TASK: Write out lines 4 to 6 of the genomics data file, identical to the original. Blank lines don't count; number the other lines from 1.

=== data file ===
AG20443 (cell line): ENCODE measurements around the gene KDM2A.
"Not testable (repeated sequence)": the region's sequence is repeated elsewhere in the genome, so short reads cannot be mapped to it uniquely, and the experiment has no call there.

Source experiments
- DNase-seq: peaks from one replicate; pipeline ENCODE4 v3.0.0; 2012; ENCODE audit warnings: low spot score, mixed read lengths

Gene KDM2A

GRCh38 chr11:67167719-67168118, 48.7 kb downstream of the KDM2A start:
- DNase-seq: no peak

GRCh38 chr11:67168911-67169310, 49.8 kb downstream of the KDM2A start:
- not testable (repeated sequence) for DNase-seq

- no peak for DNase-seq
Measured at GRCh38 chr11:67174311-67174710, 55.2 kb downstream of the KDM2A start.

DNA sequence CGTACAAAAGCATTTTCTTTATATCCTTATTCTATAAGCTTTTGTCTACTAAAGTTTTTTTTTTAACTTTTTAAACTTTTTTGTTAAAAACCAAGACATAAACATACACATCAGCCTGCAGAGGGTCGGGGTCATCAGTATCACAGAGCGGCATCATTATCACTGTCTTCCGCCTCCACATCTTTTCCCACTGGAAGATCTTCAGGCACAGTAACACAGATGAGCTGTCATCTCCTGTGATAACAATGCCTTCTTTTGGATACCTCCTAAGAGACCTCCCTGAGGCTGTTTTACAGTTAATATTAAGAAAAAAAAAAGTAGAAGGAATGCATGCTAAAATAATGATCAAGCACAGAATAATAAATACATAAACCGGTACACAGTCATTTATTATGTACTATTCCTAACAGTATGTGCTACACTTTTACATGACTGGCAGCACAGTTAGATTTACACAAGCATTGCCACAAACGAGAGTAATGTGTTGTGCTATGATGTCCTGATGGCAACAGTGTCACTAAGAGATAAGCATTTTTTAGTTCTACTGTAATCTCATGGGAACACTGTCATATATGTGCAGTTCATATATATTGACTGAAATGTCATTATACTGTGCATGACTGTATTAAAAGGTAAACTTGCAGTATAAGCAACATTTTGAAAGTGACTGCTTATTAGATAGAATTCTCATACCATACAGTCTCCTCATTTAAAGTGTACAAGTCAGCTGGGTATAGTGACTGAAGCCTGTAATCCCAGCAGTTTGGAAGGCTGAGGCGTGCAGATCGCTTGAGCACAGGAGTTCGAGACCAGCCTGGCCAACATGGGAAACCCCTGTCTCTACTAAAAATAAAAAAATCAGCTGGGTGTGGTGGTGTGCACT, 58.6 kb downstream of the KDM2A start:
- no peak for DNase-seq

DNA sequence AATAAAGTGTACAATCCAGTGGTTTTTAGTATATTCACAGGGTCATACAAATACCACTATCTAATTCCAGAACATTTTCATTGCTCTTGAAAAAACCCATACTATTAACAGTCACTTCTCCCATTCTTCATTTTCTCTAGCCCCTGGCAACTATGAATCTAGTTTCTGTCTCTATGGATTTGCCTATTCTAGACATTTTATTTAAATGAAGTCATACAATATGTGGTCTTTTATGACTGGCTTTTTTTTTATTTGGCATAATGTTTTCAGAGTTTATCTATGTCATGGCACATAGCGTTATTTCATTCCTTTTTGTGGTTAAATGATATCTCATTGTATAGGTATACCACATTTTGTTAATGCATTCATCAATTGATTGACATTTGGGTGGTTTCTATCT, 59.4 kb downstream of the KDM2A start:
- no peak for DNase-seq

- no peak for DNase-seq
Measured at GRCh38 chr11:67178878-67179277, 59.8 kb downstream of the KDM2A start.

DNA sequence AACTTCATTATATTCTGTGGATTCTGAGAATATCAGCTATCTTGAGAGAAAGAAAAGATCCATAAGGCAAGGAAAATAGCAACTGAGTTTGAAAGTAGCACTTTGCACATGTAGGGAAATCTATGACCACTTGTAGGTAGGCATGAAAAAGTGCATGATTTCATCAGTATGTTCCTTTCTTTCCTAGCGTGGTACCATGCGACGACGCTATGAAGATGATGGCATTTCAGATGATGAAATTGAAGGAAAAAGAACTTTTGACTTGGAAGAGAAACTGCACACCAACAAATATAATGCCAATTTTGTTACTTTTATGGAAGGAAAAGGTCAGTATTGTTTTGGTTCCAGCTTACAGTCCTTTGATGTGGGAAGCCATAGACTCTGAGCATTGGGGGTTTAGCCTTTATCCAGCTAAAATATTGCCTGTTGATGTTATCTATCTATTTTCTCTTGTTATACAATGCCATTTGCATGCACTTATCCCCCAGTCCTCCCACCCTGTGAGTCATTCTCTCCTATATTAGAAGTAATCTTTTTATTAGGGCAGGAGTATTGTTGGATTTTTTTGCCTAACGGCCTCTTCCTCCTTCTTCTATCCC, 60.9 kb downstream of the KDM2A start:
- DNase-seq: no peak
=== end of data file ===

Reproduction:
- DNase-seq: peaks from one replicate; pipeline ENCODE4 v3.0.0; 2012; ENCODE audit warnings: low spot score, mixed read lengths

Gene KDM2A

GRCh38 chr11:67167719-67168118, 48.7 kb downstream of the KDM2A start: